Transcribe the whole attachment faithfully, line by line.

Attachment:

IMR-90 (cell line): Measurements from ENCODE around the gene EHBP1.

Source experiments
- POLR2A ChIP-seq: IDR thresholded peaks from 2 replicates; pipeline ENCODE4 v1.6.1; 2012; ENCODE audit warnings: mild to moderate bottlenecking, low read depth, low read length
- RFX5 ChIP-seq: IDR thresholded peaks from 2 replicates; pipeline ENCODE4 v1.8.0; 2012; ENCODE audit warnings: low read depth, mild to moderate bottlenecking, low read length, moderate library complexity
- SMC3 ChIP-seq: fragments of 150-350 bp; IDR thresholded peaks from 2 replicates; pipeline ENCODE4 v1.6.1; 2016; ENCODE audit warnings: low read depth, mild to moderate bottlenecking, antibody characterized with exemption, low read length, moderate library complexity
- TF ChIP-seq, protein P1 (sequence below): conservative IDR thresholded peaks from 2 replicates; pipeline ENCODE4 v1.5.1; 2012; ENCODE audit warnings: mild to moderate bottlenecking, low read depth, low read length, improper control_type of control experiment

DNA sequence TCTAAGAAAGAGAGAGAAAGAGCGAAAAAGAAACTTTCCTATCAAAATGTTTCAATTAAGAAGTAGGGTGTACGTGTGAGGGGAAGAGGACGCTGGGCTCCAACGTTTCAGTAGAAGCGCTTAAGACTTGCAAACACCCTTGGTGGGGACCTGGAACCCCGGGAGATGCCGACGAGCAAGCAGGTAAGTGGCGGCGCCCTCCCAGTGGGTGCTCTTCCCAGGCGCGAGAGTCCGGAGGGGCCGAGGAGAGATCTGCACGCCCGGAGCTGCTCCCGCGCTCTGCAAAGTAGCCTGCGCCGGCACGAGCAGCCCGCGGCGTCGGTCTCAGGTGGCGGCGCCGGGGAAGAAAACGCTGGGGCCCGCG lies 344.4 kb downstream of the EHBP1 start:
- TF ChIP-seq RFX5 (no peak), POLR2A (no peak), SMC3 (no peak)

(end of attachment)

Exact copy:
IMR-90 (cell line): Measurements from ENCODE around the gene EHBP1.

Source experiments
- POLR2A ChIP-seq: IDR thresholded peaks from 2 replicates; pipeline ENCODE4 v1.6.1; 2012; ENCODE audit warnings: mild to moderate bottlenecking, low read depth, low read length
- RFX5 ChIP-seq: IDR thresholded peaks from 2 replicates; pipeline ENCODE4 v1.8.0; 2012; ENCODE audit warnings: low read depth, mild to moderate bottlenecking, low read length, moderate library complexity
- SMC3 ChIP-seq: fragments of 150-350 bp; IDR thresholded peaks from 2 replicates; pipeline ENCODE4 v1.6.1; 2016; ENCODE audit warnings: low read depth, mild to moderate bottlenecking, antibody characterized with exemption, low read length, moderate library complexity
- TF ChIP-seq, protein P1 (sequence below): conservative IDR thresholded peaks from 2 replicates; pipeline ENCODE4 v1.5.1; 2012; ENCODE audit warnings: mild to moderate bottlenecking, low read depth, low read length, improper control_type of control experiment

DNA sequence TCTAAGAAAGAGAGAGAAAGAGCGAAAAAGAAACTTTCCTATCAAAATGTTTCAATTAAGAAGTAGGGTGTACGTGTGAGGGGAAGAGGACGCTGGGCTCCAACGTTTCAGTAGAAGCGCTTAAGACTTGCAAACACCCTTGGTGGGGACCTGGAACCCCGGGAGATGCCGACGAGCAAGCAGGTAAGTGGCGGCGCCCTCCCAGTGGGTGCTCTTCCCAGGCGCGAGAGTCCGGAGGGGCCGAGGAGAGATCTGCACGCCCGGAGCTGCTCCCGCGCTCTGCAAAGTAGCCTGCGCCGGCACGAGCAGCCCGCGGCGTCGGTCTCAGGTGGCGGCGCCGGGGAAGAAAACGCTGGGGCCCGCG lies 344.4 kb downstream of the EHBP1 start:
- TF ChIP-seq RFX5 (no peak), POLR2A (no peak), SMC3 (no peak)